Spinal cord injury (SCI) results in motor and sensory deficits, the severity of which depends on the level and extent of the injury. Animal models for SCI research include transection, contusion, and compression mouse models. This dissertation includes a review and a research paper that discuss the endogenous proliferative responses to spinal cord injury. In the review, we discuss the endogenous stem cell response to SCI in animal models. All SCI animal models experience a similar peak of cell proliferation three days after injury; however, each specific type of injury promotes a specific and distinct stem cell response. For example, the transection model results in a strong and localized initial increase of proliferation, while in contusion and compression models, the initial level of proliferation is lower but encompasses the entire rostro-caudal extent of the spinal cord. All injury types result in an increased ependymal proliferation, but only in contusion and compression models is there a significant level of proliferation in the lateral regions of the spinal cord. Finally, the fate of newly generated cells varies from mainly oligodendrocyte fate in contusion and compression to mostly astrocyte fate in the transection model. Here we will discuss the potential of endogenous stem/progenitor cell manipulation as a therapeutic tool to treat SCI. In the reprint of my research article, we use a mouse model of compression injury to better understand the proliferative properties and differentiation potential of the adult spinal cord after injury. After injury, adult mice were administered BrdU to label mitotic cells and sacrificed at different time-points for immunohistochemical analysis. Our data show that the rate of proliferation increased in all regions of the spinal cord one day after injury, peaked after three days, and remained elevated for at least 14 days after injury. Proliferation was greater at the injury epicenter than in rostral and caudal adjacent spinal segments. The number of proliferative cells and rate of proliferation varied between dorsal and ventral regions of the spinal cord and between the grey and white matter. Newly generated cells expressed markers for progenitor cells (Nestin and Olig2), oligodendrocytes (Sox10), astrocytes (S100b and GFAP), and microglia (Iba1), but not neuronal markers (Map2 and NeuN). Marker expression varied with regards to the dorso-ventral region, rostro-caudal proximity to the injury epicenter, and time after injury. At early time-points after injury, BrdU+ cells mainly expressed microglial/macrophage and astrocytic markers, while at these same time-points in control spinal cord the mitotic cells predominately expressed oligodendrocyte and oligodendrocyte progenitor cell markers. The profile of proliferation and cell fate marker expression indicates that after moderate compression, the spinal cord has the capacity to generate a variety of glial cells but not neurons, and that this pattern is space and time specific. Future studies should focus on ways to control proliferation and cell fate after injury to aid the development of cell replacement treatments for spinal cord injury.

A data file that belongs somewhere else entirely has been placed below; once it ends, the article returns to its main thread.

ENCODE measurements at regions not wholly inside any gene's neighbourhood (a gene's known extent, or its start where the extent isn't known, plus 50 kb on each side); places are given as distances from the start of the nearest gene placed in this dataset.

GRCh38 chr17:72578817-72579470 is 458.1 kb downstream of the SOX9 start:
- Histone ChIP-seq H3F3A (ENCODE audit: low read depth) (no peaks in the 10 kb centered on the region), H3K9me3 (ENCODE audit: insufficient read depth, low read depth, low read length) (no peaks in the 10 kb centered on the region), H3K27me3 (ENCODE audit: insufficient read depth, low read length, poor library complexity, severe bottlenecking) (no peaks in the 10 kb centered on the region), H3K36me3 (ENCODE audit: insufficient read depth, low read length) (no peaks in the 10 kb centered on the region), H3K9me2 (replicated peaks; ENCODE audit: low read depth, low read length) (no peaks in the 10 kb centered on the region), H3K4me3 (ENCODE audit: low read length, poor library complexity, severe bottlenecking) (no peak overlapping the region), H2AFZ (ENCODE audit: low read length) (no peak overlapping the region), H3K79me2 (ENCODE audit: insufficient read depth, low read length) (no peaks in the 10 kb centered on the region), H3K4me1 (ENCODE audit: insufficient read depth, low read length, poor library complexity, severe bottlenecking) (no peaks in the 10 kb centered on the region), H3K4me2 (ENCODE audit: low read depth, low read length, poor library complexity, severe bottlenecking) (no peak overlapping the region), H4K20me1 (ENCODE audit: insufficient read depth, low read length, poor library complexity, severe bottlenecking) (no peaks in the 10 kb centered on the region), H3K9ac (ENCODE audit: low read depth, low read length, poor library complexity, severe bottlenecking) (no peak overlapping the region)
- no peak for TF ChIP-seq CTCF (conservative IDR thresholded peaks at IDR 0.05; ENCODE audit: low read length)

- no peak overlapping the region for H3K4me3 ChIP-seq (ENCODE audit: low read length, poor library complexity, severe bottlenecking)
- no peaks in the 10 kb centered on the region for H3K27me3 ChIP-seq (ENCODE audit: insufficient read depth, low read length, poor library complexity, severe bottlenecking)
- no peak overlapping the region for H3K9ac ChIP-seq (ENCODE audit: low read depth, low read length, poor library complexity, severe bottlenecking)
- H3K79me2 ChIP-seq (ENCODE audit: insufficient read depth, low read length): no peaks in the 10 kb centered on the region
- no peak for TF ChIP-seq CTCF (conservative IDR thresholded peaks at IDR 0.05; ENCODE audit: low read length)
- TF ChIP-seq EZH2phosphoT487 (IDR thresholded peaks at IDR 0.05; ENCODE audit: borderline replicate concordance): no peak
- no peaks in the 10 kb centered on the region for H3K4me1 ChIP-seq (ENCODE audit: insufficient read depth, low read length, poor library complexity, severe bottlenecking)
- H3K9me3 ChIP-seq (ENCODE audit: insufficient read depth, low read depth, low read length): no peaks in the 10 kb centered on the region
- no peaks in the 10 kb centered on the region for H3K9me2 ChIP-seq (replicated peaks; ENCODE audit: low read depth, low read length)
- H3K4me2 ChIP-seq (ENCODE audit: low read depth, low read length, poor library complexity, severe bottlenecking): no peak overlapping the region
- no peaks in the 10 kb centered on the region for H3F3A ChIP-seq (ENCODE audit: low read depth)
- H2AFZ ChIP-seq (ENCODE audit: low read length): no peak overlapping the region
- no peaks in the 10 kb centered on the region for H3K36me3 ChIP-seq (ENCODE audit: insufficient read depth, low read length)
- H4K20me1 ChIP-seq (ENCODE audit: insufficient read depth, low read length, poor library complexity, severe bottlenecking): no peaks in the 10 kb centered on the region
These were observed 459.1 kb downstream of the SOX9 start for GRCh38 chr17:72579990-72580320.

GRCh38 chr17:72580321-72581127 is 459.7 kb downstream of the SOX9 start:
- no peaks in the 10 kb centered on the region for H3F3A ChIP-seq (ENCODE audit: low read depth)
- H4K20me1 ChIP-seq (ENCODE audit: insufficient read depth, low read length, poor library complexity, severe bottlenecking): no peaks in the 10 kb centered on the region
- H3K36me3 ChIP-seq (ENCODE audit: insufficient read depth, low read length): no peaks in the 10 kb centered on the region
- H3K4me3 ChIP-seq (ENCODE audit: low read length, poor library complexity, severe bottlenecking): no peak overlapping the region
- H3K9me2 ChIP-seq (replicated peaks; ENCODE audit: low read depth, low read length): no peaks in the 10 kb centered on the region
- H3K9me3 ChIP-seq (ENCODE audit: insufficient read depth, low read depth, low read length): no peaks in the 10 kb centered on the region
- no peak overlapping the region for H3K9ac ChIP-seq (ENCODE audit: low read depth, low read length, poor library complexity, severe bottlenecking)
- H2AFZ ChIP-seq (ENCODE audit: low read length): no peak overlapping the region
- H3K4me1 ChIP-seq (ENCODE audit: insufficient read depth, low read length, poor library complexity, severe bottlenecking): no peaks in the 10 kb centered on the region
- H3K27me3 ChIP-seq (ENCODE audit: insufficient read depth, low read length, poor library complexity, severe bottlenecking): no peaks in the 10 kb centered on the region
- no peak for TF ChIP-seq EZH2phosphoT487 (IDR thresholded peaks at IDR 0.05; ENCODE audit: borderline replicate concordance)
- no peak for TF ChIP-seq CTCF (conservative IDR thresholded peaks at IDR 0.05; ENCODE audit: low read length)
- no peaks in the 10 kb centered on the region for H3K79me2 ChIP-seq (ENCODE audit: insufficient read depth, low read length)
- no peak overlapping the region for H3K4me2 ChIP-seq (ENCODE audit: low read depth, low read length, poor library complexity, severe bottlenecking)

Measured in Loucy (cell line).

|Commitee:||Knoepfler, Paul S., Pleasure, David E.|
|School:||University of California, Davis|
|Department:||Cell and Developmental Biology|
|School Location:||United States -- California|
|Source:||DAI-B 75/03(E), Dissertation Abstracts International|
|Keywords:||Acute trauma, Mammalian, Proliferation, Spinal cord injury|
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